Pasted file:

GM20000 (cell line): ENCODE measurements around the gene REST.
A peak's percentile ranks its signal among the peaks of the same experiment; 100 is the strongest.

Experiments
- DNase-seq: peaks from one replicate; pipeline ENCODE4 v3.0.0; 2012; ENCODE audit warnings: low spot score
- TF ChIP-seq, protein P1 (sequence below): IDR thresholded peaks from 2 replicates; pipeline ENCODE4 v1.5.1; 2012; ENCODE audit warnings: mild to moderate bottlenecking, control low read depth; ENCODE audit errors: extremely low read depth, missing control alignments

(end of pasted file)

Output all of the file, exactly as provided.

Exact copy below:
GM20000 (cell line): ENCODE measurements around the gene REST.
A peak's percentile ranks its signal among the peaks of the same experiment; 100 is the strongest.

Experiments
- DNase-seq: peaks from one replicate; pipeline ENCODE4 v3.0.0; 2012; ENCODE audit warnings: low spot score
- TF ChIP-seq, protein P1 (sequence below): IDR thresholded peaks from 2 replicates; pipeline ENCODE4 v1.5.1; 2012; ENCODE audit warnings: mild to moderate bottlenecking, control low read depth; ENCODE audit errors: extremely low read depth, missing control alignments